Subject: Free East Timor Japan Coalition letter to UNSG

Below is a letter sent to UNSG and SC member countries at the occasion of Jan 30/31 UNSC meeting on UNTAET and ET from Free East Timor Japan Coalition.

Cheers, Kyo Kageura kyo@nii.ac.jp ---- The Honorable Kofi Annan, United Nations Secretary-General, FAX: +1 (212) 963-2155; +1 (212) 963-7055

Dear Secretary General,

We are writing to urge you to emphasise the issue of justice for East Timor and press for the establishment of an international tribunal to try crimes against humanity committed in East Timor at the upcoming Security Council meeting on January 30-31.

In our last letter to you on October 25, 2001, we called on you to move to establish an international tribunal for East Timor. However, the Security Council has once again failed to take positive action in this matter, preferring to assume that crimes committed in East Timor can be properly handled by Indonesian courts.

Recently, Indonesian President Megawati Sukarnoputri signed a decree appointing 18 judges to an ad-hoc human rights court for East Timor which Indonesia claims it will soon establish. In your January 17, 2002 report to the Security Council, you said that you welcomed this as a "promising development," claiming that "the completion of this process is of key importance for the development of strong relations between East Timor and Indonesia."

The Indonesian ad-hoc court, however, has many flaws.

First and foremost, the jurisdiction of the court is severely limited and covers only those violations committed in April and September 1999, in only the three districts of Dili, Liquica and Suai. This falls far short of what should be achieved in the name of justice. The court's mandate is thus from the beginning totally insufficient.

Secondly, the current list of suspects it will try is inadequate, as it does not include such high-ranking officers as (former) General Wiranto and former intelligence chief Major General Zacky Anwar, who are listed in the Indonesian Human Rights Commission's own report on human rights violations committed in East Timor.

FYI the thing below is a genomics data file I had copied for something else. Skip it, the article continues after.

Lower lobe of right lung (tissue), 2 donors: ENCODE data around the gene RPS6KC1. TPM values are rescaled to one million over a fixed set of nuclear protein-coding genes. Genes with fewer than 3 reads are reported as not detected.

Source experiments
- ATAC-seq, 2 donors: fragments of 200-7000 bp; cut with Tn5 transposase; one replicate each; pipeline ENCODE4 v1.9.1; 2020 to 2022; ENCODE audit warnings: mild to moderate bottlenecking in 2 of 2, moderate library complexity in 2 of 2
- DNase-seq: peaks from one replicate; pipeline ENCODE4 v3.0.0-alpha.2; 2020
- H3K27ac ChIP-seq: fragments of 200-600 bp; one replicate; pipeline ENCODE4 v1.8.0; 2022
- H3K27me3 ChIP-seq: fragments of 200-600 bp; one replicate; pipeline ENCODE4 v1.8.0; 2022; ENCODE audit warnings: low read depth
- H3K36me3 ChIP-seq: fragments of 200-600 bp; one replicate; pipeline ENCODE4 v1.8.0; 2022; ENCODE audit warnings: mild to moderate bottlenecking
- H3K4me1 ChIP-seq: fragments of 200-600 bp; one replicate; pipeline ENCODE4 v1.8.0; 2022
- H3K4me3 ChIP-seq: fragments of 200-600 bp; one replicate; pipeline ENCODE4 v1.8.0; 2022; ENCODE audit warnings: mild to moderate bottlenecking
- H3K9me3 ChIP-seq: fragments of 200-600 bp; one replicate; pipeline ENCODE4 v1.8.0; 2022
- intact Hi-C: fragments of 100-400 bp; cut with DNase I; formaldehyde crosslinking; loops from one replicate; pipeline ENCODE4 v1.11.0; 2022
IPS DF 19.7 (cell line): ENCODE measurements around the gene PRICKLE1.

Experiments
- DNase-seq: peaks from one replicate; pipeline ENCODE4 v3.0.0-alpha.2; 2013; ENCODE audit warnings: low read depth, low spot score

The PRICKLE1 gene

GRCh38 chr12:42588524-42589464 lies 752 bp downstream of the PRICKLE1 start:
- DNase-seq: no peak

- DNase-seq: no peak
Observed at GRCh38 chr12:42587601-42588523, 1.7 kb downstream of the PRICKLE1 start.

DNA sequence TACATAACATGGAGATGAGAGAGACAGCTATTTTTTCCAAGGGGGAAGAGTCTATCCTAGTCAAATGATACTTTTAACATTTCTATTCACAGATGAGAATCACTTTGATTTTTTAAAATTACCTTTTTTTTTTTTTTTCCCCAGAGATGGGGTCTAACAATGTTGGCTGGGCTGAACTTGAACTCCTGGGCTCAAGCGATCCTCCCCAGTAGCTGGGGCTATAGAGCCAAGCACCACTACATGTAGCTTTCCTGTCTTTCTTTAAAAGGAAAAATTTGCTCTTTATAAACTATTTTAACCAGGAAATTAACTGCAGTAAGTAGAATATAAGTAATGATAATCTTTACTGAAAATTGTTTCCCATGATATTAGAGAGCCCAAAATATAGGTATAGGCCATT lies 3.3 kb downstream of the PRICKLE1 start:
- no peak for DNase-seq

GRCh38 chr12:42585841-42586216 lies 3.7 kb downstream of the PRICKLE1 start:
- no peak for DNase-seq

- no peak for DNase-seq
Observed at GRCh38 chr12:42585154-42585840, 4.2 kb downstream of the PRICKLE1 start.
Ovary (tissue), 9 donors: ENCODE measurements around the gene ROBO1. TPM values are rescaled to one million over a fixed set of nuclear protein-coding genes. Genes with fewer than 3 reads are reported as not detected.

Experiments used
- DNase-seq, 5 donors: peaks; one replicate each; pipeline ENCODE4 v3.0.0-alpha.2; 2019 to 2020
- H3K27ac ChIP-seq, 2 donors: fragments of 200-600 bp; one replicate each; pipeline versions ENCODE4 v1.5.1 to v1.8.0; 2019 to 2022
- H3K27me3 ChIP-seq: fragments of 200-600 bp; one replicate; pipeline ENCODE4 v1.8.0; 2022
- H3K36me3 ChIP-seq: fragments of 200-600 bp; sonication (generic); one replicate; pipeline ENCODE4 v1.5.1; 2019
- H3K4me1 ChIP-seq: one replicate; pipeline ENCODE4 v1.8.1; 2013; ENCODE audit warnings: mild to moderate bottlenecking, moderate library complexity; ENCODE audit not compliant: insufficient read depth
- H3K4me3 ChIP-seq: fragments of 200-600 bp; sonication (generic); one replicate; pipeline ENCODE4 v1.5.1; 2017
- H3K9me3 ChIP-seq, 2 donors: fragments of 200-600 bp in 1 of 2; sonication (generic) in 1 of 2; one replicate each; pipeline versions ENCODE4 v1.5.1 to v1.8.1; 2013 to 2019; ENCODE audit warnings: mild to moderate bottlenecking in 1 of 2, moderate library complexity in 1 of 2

Thirdly, the selection process of the judges was not transparent and the judges apparently do not satisfy the necessary requirements for serving on a human rights court. For instance, according to Ori Rahman, the chairman of the Indonesian human rights NGO Kontras (Commission for Missing Persons and Victims of Violence), one of the judges appointed by President Megawati, Rudi M. Rizki, was one of Wiranto's legal advisers.

Given these flaws, Amnesty International's Indonesia researcher concludes that "the emphasis (of the ad-hoc tribunal) is not being placed on delivering justice in accordance with international standards, it's about providing a show." We share the same opinion.

Regarding East Timor Serious Crimes Unit and the Special Panel for Serious Crimes of the Dili District Court, we welcome your emphasis on the need for further assistance. However, we are at the same time disappointed by your positive reference to the "Los Palos case," as in the judgement passed in this case on 11 December 2001, Indonesian Kopassus (special forces) lieutenant Sayful Anwar was not tried, because Indonesia did not reply to UNTAET's extradiction appeal. This also shows that Indonesia is not serious about bringing those responsible to justice, and that, for the East Timorese judicial system to function to achieve due justice, international pressure on Indonesia, not words of encouragement, is necessary.

We therefore call on you to strongly commit yourself to:

(1) the establishment of an international tribunal to properly investigate crimes against humanity committed in East Timor, not only in 1999 but throughout the entire period of the Indonesian occupation, and prosecute those responsible for these atrocities; and

(2) the provision of proper funding and resources for East Timor's judicial system to ensure that low-level militia members within East Timor are brought to justice.

As East Timorese NGOs wrote in a letter to the Japanese government on December 8, 2001, "If there is no justice, there can be no betterment of life." We would like to remind you that the international community, especially powerful nations, owes the East Timorese people a heavy moral debt after repeatedly abandoning them and supporting the Indonesian invasion and illegal occupation of East Timor. It must make every effort to fulfill its responsibility to ensure that justice is served, not only for the future of East Timor but also for the future of the world.

Yours sincerely, Free East Timor! Japan Coalition


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